Two big things happened in Melbourne! I had to part ways with my favorite orange suitcase. If you read my blog post from last year called “In a Relationship,” you know that this was a serious break up for me as I loved that bag. Unfortunately, the wear and tear of bus rides has been brutal and the zipper is irreparably separately from the bag. Also, for future travel requirements, I needed to have a “carry on” bag only. Choosing a new bag was a big deal that I have likened to choosing a mate, so I have been doing research into the latest and greatest options and found the perfect style…a carry on bag with a detachable backpack that can be used for single trip outings. It is light, spacious, and comfortable… and hard to find. For two days, I searched at every luggage shop I passed and had no luck! I also wasn’t sure how I would dispose of the orange bag…a trip to a foreign dumpster seemed so callous after our years together. This is where my friend Tom saved the day.
A few months ago, Tom and I had lunch in New York and we realized that we would be on the same side of the globe at the same time of year. I have taught for almost twenty years and some of my favorite moments were shared with Tom who was not only the principal of Manning School, but also my partner in planning New Teacher Orientation and professional development for our schools. In all the time I worked with Tom, he was calm, fun, professional, caring, and dedicated…and a lovely friend who I admired and enjoyed. As we worked, we often dreamed of future travels, so our meeting seemed like the culmination of these dreams.
We agreed to meet in Melbourne after he and Dave spent a few weeks in Asia. I watched anxiously as Tom posted pictures on Instagram and couldn’t wait to meet up with them. I was also anxious to meet David. At first, I wondered if it would be weird for me to insinuate myself into their travel adventure, but from the minute we met on Friday morning for coffee, I knew that it would be a comfortable and good fit. I felt so happy to see Tom and spend time just hanging out and exploring the city together. We wandered into the Queen’s Market, shopped in the city center, enjoyed watching a big band and swing dancing on Australia Day, had a few good meals, and caught up on life and travels. It was so nice to be with them and enjoy their stories and company.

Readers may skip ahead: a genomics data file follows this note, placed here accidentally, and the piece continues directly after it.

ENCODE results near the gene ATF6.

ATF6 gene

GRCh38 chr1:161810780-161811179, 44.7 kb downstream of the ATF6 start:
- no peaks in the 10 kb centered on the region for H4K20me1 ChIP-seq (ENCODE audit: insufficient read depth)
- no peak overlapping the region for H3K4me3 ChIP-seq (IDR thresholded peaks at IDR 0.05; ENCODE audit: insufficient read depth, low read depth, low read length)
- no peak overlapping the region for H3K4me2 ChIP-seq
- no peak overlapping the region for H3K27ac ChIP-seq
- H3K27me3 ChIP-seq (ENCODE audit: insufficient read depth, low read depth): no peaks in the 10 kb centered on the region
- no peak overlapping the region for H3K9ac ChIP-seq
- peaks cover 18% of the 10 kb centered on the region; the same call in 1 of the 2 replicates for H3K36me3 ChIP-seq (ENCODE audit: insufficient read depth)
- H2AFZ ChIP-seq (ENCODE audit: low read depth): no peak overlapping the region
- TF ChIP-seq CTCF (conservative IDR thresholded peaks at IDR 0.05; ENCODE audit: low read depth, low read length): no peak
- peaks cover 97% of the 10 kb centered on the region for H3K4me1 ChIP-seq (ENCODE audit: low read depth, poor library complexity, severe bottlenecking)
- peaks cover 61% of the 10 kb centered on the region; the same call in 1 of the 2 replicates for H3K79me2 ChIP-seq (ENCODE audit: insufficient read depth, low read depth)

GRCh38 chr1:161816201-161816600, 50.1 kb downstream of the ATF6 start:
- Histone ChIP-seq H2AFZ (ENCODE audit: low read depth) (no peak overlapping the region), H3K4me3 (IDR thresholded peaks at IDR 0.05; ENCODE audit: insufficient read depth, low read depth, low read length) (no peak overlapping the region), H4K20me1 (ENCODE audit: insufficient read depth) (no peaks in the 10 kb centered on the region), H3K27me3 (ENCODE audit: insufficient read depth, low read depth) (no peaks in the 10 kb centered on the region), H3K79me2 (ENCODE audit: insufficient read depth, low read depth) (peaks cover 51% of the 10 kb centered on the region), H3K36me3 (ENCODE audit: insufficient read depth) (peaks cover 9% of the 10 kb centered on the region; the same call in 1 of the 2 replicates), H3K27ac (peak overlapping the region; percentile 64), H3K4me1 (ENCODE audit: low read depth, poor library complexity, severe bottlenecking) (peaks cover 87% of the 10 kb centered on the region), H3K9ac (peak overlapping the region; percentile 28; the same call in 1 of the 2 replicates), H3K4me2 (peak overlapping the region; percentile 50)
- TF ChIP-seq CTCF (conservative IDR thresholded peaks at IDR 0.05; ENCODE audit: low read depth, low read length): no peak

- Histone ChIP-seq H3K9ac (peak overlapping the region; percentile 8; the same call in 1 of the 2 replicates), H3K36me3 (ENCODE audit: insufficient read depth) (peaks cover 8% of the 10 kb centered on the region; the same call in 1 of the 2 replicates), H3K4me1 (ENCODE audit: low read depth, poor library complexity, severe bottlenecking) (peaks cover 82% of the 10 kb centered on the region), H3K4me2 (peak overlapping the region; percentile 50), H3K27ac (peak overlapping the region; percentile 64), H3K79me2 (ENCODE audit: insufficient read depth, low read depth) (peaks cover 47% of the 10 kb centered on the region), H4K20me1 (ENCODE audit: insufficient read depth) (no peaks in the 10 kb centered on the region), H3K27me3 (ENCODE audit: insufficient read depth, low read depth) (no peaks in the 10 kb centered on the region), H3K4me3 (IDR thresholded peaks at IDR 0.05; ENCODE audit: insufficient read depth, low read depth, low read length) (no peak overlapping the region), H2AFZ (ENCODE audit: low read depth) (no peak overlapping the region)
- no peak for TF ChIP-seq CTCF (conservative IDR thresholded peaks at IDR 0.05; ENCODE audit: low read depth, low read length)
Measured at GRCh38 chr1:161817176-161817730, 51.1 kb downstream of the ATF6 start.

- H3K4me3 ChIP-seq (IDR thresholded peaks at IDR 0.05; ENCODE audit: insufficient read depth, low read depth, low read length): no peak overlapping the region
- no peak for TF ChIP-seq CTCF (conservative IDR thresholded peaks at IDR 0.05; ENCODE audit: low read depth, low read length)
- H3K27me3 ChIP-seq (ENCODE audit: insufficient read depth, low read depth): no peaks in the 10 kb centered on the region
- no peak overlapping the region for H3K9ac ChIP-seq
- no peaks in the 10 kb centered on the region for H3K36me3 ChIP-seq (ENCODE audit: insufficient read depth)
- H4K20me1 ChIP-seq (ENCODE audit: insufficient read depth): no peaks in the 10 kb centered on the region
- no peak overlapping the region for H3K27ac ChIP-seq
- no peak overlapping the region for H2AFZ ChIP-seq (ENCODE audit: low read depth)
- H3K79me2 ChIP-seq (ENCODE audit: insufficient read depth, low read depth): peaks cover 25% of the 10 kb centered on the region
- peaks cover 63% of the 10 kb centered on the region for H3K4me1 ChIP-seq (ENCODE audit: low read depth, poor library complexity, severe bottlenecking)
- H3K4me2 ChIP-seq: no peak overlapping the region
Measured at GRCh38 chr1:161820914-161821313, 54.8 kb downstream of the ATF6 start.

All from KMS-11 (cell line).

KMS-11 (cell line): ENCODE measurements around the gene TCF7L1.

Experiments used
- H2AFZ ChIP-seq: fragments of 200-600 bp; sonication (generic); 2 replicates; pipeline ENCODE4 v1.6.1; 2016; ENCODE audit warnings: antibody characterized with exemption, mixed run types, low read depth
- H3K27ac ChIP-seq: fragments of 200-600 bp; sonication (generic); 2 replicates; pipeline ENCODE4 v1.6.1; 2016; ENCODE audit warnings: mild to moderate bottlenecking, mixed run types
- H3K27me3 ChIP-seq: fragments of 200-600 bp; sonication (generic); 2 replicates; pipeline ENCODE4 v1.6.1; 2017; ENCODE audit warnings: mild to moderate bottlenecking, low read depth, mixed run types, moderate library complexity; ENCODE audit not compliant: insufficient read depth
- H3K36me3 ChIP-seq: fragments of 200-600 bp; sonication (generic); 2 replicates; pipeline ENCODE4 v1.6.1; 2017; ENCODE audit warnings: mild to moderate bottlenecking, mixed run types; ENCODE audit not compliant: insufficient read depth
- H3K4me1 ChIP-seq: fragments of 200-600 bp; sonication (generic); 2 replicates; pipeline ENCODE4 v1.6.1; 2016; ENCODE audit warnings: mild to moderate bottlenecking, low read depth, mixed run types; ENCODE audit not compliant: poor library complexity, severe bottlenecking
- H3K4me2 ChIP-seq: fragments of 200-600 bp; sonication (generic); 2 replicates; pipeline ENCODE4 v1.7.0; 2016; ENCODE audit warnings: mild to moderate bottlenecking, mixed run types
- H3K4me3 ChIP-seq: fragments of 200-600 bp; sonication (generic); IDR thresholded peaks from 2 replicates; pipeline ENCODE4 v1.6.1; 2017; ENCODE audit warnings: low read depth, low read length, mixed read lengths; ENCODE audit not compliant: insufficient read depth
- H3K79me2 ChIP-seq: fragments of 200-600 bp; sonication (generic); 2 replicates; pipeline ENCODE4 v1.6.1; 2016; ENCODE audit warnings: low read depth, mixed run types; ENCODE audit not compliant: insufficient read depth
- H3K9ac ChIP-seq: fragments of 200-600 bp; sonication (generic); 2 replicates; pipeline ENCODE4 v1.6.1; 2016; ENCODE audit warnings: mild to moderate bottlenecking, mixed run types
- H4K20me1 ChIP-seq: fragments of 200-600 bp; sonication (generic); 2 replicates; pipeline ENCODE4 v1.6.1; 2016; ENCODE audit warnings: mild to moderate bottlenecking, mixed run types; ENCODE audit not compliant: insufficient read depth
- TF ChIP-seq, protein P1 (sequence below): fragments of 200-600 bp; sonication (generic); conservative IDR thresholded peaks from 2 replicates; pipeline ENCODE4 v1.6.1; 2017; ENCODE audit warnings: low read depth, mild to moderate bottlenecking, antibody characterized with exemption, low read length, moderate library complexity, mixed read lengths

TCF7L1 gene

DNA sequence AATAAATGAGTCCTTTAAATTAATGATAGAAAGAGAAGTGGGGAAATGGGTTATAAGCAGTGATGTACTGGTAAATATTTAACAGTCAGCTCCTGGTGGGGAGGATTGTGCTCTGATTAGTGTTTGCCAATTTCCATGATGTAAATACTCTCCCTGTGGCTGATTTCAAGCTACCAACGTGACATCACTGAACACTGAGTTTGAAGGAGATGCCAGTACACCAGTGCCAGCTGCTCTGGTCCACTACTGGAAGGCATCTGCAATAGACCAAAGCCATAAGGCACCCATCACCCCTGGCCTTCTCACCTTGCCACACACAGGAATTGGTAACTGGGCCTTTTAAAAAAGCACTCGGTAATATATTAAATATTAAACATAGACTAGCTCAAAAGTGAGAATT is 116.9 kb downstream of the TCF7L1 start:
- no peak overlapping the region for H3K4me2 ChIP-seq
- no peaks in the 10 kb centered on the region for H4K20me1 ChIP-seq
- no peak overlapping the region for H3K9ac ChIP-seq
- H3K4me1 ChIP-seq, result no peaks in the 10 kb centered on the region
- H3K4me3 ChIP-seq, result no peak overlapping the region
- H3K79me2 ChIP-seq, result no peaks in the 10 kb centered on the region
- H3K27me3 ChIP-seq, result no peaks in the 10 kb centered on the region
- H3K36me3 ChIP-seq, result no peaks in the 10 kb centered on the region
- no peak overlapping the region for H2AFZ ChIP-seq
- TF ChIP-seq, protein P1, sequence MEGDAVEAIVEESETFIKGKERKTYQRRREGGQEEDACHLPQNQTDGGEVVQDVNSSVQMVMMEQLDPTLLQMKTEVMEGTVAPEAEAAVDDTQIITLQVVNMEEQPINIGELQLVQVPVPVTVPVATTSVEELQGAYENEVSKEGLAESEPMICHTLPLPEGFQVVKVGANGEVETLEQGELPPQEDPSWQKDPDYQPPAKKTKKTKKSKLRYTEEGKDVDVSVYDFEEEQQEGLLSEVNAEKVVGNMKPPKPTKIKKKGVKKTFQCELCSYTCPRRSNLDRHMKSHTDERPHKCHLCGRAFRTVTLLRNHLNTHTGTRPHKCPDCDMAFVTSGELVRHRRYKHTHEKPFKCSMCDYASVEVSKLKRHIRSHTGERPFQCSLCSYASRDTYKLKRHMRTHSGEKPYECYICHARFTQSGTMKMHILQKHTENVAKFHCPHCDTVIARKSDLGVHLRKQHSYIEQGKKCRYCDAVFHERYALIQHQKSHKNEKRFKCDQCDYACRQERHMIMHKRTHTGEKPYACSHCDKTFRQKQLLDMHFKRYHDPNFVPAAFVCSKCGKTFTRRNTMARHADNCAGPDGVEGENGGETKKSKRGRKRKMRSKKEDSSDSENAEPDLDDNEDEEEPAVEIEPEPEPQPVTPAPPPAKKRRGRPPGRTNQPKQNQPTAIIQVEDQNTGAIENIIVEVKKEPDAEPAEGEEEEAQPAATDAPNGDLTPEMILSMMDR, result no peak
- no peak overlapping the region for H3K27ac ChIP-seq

On Sunday, we rented a car and David was our chauffeur as we drove along the Great Ocean Road…a winding, cliffy coastline area with pure blue beaches. Tom was the official photographer and we both served as encouragers for David as he drove on the opposite side of the road. He was such a good driver…and we were all so relaxed as we stopped for town visits, food, a trampoline jump, and ice cream. This summer in January thing is really nice. It was nice to catch up, but also nice to be able to enjoy just hanging out and enjoying the quietness of being with someone familiar. There are some people who are great friends….and some people who are great travel companions… but it is rare to have people who are both…and in Melbourne, I felt like we found that special blend. I was sad to say goodbye to Tom and David, but hope we will meet again somewhere in this great big world!
Back to my suitcase hunt, well, Tom, David, and I met for coffee on our first morning at a place they found online, which happened to be right across from an outdoor shop that had luggage….the exact kind I wanted…and it was ON SALE!!! In the short moments I waited for them to arrive, I had picked out the new green bag that I have affectionately named Sweet Pea…I know naming it is odd…just move on, please. This in no ordinary suitcase. It has wheels and is a backpack. It is lighter than you can imagine and that detachable backpack is genius. I am in love! And, even better, Tom took my orange bag to carry his extra stuff home and instead of leaving it on the side of a foreign dumpster, I can imagine the old orange suitcase moving to glamorous New York and Tom can take care of its’ final days. A new suitcase relationship with no guilt about the one I left behind….just dreamy! I wish all my relationships ended so easily!
Next stop?? On a bus to Sydney now! I think it will be interesting….more to share about that later!